Whenever I tell people I live in Lakewood, one of the first things they say is, “Oh I love that town! They have so many little shops!” or “Oh they have such nice little events!”
Yes, they do have great events, such as on May 19! (Remember to register at BikeforBeck.org! Support and a more bike-friendly Lakewood!)
But back to my first point...Lakewood would be nothing without it's small businesses. They're a major part of what makes Lakewood a great, unique place to live.
I just love strolling down Detroit and Madison on a warm sunny weekend, checking out a few of my favorite local spots. Yes, on the weekends I stroll. Because, let's face it, I'm slightly terrified to add my bike to the mix when the entire town is out and about, getting errands and chores out of the way, more focused on how they are going to survive the terror of the parking lot than who could be on the road.
But it won't always be this way! Through the efforts of both the city and Bike Lakewood, we are well on our way to becoming recognized as a bike-friendly community by 2015. And this doesn't just mean good news for cyclists, but for local businesses as well. Towns like Portland and Long Beach have already established Bike-Friendly Business Districts and found that for local businesses, this has meant more customers.
There are already many businesses taking advantage of the plentiful cycling population. For example, on Madison offers $2 off burgers every Monday for those bike there. Offering discounts to cyclists on designated days or nights is just one way for your business to not only attract customers, but support bikeability at the same time. As more bike-friendly initiatives are rolled out, such as setting up bike racks, the more cyclists you can expect coming into town. This means more customers for your business.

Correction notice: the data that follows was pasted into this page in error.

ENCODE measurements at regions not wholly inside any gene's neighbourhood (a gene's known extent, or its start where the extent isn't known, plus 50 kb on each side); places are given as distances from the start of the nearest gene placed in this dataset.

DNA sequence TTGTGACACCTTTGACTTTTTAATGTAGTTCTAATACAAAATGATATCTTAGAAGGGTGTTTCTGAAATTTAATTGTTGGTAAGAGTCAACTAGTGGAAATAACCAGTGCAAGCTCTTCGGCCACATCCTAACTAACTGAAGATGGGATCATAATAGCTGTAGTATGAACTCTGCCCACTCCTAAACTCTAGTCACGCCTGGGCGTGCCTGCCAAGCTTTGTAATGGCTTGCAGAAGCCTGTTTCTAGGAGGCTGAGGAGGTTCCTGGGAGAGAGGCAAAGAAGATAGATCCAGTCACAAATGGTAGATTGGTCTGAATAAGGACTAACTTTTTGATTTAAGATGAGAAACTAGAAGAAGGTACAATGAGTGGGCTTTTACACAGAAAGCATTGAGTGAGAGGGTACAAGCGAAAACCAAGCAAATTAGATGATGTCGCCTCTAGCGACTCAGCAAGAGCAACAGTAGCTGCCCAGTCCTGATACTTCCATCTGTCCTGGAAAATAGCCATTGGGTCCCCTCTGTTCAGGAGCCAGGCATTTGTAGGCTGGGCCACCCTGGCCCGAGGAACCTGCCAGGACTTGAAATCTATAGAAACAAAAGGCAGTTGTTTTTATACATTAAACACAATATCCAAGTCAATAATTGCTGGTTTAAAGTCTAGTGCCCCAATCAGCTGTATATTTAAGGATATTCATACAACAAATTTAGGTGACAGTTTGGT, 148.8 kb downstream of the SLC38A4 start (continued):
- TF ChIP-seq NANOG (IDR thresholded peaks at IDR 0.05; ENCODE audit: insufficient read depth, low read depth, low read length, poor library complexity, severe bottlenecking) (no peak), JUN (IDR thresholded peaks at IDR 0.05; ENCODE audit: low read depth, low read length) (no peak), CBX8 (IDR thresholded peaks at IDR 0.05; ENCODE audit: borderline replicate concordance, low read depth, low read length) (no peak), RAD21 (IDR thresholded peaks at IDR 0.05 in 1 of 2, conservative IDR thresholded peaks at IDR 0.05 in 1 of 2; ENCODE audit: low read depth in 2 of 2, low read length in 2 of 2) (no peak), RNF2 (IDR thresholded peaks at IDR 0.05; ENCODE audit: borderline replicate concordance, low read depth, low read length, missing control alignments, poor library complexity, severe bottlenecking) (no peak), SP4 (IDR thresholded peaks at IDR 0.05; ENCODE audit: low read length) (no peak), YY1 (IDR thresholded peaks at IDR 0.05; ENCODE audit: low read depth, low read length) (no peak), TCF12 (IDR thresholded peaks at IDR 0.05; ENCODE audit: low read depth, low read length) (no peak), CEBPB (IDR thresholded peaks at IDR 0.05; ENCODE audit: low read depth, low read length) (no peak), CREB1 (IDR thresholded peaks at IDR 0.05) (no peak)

The support of bikeability by small businesses is crucial to Lakewood's eventual success as a bike-friendly community. And showing your support doesn't mean having to spend a lot. While discounts are great, I know I'm a big fan of a discount, you can also consider keeping loaner locks and bike repair kits in your back room. If a cyclist is in need of a patch and you're there to help them out, that's not something they'll soon forget. They'll spread the word on your kind deed and your business.
You can also get involved by sponsoring a bike event or local cycling team. You could even offer valet bike parking, especially if your business or restaurant doesn't have a bike rack nearby. Yes, this sounds weird, but I've seen it done, and it's actually pretty cool. And trust me, these simple gestures can mean a lot to a cyclist. And remember, bikeability doesn't stop with your customer. Businesses can also offer incentives for employees who cycle to work.
At the end of the day, a bike-friendly Lakewood is just a smart idea. It's good for the cyclists, it's good for the environment, and it's good for small businesses.